11-29-2023  2:20 pm   •   PDX and SEA Weather
Monica Foster of The Skanner
Published: 12 March 2008

Roslyn NW Black Pioneer Ethel Craven Sweet joined hundreds of people March 8, at the opening ceremony for the Northwest African American Museum. 

After several decades, the dream for an African American museum has finally been realized.
Hundreds of people showed up for the grand opening of the Northwest African American Museum on March 8 in the former Coleman School, 2300 S. Massachusetts St., in Seattle's Central District.
The grand opening celebration kicked off with a ribbon-cutting ceremony, live music, children's art activities and concluded with free public tours. Some of the dignitaries included Gov. Christine Gregoire, Seattle Mayor Greg Nickels, former Seattle Mayor Norm Rice, King County Executive Ron Sims, King County Councilman Larry Gossett, U.S. Sen. Maria Cantwell and Jim McDermott. Joyce Taylor, anchor from KING 5 TV, emceed the event.
"Finished at last! Finished at last!" exclaimed museum executive director Carver Gayton. "The idea of this museum started more than a generation ago and with a number of different groups and people, we finally got this done."
The three-story school building, built in 1909, was closed in 1985 when Interstate 90 was expanded. By November, local activists moved into the building demanding it be turned into a museum and community center. After eight years of occupation, the school district agreed the building would become a museum. Years passed while disagreements abounded between two groups who claimed they represented the museum. Finally, in 2003, the Metropolitan Urban League of Seattle, under the leadership of its CEO James Kelly and the board of directors, purchased the old Coleman School for $800,000 from the Seattle School District.
"This is your museum!" said Barbara Thomas, museum curator. "This is a gathering place for the entire Northwest community, a place of African American history, culture, arts and tradition."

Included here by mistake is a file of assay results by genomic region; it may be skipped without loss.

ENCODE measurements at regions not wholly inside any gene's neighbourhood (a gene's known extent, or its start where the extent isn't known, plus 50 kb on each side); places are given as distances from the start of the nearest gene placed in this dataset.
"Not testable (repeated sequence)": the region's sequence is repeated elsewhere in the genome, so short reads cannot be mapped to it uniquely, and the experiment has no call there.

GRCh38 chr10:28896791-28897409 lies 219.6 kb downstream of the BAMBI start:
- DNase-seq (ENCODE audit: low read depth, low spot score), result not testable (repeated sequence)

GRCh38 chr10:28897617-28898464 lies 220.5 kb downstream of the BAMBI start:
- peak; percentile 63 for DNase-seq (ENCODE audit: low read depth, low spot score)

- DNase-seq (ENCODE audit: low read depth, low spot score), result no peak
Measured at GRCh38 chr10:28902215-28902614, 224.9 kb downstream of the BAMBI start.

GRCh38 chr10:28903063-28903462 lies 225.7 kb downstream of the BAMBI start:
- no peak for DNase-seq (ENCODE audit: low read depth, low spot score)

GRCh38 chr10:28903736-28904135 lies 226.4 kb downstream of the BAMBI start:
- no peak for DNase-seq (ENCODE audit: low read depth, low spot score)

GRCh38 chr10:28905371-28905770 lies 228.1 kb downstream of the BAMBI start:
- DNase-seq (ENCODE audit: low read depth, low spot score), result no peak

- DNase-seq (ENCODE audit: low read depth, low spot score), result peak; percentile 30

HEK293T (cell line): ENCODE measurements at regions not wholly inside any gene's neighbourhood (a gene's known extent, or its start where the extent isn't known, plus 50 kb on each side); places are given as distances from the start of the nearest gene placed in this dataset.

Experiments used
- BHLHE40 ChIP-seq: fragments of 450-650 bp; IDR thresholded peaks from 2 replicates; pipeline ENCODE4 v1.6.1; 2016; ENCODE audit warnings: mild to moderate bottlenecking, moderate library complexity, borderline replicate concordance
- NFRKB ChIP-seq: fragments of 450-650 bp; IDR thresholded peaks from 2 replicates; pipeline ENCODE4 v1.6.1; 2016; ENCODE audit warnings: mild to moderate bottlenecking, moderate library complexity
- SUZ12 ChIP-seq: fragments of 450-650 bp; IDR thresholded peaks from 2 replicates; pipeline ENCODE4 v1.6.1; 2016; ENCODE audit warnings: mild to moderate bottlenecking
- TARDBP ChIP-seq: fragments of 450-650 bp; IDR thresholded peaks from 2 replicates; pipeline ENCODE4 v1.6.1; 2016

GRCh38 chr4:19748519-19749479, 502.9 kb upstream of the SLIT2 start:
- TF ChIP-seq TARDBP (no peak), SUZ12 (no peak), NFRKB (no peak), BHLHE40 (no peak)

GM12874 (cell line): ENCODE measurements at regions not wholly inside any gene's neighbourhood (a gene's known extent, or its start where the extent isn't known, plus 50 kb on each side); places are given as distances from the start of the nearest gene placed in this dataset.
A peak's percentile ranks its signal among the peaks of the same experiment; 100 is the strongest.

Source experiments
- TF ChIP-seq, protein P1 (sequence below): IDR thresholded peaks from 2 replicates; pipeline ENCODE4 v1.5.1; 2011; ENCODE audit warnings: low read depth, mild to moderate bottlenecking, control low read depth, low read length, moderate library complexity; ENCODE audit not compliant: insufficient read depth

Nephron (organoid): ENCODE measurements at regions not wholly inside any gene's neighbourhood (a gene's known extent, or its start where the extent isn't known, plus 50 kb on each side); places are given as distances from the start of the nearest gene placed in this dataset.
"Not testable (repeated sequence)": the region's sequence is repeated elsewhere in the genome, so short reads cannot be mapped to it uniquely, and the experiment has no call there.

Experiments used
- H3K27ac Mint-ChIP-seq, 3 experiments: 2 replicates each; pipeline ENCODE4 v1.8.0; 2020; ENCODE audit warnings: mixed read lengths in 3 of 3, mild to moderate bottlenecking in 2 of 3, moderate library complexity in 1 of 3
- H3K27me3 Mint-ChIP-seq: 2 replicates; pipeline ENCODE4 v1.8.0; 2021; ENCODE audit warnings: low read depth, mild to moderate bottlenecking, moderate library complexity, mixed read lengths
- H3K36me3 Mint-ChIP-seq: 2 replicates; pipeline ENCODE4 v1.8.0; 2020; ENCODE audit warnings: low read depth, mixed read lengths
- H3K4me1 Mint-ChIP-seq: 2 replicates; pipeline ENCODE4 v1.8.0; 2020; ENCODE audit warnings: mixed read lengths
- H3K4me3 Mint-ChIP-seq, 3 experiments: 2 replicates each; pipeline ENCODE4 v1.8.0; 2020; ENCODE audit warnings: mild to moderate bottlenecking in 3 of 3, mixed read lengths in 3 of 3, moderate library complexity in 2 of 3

Before the program started, local activist Kwame "Wyking" Garrett, the son of Omari-Tahir Garrett who was one of the activists who took over the school in the mid-80s, took over the microphone and told the crowd "This is a disgrace, it's not what we sacrificed our lives for, this is a scam," the crowd booed and Garrett was escorted off the stage by police. A young protester held a sign reading "Not in Our Name," and another held a sign saying, "4 Youth? Is it really for youth?"
The 19,000 square-foot museum is located on the main floor while the two top floors have 36 apartments for medium income families. The museum houses three galleries: The Northwest Gallery, the Journey Gallery and the Multi-Purpose Gallery.
The Northwest Gallery, the largest at 2,400 square feet, will house temporary exhibits featuring paintings, photos and tools used by prominent northwest artists Jacob Lawrence and sculptor James W. Washington Jr., early pioneers, cultural icons and community leaders.
The Journey Gallery features artifacts such as a slave collar, and houses long-term exhibits. It will tell the story of how African Americans arrived in the Northwest starting in the late 1700s.
The Multi-Purpose Gallery will host a variety of exhibits, lectures and performances.
In the Multimedia Learning Center, people will be able research local Northwest history and trace their own roots. Two other rooms will be artists' studios and additional rooms will be available for meeting space, programs, activities, lectures and workshops.
The museum will also feature interactive displays, personal memorabilia from prominent Northwest African Americans, exhibits, artifacts, photographs, gallery talks, docent-led tours, educational workshops and more. It also has developed an artist-in-residence program that will highlight African American artists and will show their work and give public lectures and workshops. 
The museum will have a Youth Docent/Curator Program where youth will give tours of exhibits as well as work with professionals to create their own exhibits. The museum also houses a cafe and gift shop, as well as their administrative offices.
To keep the visitors returning, the exhibits and activities will continually change. Future exhibits include "East by Northwest," an exhibit exploring the story of East African immigrants to the Pacific Northwest.
The NAAM grand opening week celebration offers free admission through March 16.
After that, admission will be $6 for adults, $4 for students and seniors, and free for children under age 5. The NAAM is open Wednesday through Sunday and free admission is offered the first Thursday of every month.
For more information, call the NAAM at 206-267-1823.

Recently Published by The Skanner News

  • Default
  • Title
  • Date
  • Random